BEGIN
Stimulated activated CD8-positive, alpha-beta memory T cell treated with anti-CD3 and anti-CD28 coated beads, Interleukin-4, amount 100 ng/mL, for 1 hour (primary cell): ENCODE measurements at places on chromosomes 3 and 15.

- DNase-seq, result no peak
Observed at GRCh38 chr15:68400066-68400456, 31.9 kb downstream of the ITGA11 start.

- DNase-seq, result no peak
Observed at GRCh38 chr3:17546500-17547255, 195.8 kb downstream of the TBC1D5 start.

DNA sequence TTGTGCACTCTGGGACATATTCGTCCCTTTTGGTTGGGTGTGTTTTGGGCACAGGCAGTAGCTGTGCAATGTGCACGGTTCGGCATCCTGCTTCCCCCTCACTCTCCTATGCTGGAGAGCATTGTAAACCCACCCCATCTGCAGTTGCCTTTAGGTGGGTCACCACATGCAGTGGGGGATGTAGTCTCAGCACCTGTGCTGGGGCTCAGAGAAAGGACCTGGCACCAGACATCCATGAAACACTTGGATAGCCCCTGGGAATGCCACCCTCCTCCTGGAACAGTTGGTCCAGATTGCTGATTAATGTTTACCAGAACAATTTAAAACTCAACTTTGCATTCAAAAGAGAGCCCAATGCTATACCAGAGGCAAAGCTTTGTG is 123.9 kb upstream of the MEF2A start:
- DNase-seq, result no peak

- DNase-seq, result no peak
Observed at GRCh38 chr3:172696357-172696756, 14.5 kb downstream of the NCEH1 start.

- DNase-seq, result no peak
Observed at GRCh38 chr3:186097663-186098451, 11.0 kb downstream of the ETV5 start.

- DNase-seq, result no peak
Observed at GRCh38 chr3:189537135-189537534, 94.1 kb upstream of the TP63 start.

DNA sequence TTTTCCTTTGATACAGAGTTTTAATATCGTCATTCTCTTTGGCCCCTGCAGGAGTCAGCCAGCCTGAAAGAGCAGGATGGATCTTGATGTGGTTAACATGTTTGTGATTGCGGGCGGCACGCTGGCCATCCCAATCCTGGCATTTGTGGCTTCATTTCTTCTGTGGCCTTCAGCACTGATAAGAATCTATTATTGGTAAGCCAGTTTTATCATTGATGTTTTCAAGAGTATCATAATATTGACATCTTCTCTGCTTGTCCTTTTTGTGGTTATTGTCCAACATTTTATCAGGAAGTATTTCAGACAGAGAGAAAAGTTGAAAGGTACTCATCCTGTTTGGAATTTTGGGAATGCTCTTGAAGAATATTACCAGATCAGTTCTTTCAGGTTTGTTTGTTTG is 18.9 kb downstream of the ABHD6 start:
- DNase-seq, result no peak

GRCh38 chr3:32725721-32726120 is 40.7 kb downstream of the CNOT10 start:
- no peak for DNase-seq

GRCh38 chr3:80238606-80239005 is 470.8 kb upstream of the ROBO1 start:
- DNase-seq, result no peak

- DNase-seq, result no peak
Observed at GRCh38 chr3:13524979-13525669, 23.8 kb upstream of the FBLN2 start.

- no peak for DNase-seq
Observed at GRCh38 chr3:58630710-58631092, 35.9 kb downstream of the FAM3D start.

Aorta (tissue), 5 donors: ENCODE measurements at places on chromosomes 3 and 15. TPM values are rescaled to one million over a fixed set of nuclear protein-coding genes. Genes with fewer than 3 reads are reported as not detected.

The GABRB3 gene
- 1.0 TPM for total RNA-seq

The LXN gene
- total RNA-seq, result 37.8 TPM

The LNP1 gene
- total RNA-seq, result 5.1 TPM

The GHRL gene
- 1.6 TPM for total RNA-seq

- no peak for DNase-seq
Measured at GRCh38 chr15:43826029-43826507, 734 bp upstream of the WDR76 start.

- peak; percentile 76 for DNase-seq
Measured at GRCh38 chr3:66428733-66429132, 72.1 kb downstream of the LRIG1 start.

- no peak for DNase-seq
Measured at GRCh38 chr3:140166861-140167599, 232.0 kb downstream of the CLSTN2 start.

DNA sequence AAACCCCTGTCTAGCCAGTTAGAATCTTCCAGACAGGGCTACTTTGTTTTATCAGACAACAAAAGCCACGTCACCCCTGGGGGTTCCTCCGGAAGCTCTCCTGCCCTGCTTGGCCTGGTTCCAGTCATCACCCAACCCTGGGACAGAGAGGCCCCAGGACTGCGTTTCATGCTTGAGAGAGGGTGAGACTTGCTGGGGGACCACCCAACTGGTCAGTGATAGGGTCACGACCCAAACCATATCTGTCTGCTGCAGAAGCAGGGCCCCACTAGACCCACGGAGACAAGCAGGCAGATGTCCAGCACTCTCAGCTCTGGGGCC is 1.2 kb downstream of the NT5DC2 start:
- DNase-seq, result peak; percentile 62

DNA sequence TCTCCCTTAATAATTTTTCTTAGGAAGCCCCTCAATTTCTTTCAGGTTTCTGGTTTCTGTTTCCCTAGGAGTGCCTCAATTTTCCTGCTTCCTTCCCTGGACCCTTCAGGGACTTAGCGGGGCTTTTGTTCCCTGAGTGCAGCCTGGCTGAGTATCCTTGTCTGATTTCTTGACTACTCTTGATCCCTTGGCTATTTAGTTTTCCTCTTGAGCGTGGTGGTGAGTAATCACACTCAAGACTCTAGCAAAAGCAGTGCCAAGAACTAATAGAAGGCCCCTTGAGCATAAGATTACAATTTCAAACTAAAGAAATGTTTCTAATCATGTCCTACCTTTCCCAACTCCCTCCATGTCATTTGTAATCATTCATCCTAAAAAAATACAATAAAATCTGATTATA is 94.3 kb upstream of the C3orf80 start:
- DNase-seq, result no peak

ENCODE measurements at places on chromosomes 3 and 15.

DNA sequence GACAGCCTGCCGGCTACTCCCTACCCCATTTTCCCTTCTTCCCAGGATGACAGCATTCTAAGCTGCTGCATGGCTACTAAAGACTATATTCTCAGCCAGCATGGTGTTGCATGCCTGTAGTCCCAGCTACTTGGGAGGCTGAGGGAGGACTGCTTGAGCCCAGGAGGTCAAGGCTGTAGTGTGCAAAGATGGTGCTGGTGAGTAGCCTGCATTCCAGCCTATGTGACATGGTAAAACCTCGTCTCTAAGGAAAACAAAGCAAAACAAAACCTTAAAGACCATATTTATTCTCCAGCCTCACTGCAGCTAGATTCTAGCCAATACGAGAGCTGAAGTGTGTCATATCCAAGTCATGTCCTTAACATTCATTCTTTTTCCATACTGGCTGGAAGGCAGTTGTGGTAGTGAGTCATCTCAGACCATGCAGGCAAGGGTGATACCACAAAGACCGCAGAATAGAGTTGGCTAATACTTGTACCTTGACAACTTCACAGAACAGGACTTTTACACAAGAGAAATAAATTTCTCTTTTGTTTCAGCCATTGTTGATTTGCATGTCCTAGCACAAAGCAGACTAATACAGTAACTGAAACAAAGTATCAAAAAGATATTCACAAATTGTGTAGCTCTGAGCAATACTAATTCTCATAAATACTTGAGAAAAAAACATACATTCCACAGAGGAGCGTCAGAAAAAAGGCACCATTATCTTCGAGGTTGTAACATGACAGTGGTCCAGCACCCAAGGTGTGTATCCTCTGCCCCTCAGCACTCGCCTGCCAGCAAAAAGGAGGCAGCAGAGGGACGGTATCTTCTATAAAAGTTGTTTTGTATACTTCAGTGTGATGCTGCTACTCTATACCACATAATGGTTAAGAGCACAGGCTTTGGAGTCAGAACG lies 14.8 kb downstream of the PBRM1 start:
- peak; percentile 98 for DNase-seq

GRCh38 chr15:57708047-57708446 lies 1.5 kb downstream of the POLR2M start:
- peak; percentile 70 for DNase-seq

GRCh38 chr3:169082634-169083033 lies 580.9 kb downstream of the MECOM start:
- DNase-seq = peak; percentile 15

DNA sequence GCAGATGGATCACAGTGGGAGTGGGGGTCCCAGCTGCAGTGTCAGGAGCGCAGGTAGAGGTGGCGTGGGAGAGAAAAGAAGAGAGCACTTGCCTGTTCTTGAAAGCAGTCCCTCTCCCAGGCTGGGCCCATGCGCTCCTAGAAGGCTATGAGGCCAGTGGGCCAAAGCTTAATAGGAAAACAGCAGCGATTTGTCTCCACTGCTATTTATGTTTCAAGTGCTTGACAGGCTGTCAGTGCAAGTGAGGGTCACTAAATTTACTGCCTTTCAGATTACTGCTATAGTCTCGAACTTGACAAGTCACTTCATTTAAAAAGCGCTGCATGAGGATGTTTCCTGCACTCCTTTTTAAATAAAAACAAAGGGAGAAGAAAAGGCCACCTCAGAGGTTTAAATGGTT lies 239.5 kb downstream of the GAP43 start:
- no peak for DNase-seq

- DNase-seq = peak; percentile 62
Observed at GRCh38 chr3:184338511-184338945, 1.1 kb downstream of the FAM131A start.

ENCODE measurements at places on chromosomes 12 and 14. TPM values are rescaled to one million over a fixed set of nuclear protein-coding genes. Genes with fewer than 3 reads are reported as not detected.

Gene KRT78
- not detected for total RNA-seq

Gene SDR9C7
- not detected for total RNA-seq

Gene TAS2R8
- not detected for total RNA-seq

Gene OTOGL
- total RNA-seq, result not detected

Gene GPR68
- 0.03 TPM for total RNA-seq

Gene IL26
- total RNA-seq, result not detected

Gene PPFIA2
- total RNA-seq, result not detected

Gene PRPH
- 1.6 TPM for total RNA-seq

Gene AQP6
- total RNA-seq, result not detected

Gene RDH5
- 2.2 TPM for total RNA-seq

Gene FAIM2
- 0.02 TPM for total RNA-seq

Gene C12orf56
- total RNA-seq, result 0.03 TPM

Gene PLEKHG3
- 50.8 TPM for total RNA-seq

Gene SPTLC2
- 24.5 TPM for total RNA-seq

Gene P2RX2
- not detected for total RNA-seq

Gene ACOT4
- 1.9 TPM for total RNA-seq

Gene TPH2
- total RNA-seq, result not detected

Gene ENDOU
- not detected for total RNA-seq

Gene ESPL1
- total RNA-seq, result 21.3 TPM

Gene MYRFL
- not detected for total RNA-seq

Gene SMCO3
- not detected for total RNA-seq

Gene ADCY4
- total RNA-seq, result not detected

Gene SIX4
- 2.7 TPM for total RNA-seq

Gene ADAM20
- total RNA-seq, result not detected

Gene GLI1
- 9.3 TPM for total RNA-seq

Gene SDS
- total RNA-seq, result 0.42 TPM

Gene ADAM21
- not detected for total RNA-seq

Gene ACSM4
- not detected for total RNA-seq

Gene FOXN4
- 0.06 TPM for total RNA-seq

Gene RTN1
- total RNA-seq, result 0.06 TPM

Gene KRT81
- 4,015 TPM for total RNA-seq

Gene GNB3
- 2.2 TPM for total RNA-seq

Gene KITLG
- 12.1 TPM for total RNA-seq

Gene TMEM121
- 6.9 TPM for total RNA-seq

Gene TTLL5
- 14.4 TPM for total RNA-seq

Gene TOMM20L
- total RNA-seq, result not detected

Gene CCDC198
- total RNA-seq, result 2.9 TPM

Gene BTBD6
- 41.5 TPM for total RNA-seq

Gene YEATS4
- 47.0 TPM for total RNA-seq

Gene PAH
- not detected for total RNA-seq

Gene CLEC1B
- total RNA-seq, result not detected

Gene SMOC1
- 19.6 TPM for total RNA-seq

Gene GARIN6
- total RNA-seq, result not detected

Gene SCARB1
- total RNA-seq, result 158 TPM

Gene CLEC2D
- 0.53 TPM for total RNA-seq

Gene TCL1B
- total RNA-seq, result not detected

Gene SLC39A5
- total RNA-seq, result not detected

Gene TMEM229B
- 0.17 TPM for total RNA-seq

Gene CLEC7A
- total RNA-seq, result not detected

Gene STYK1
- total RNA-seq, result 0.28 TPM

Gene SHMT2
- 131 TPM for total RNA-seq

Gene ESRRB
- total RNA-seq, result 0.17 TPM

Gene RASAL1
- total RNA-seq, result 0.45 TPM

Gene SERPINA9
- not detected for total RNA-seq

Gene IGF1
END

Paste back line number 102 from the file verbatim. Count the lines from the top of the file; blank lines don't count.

- total RNA-seq, result not detected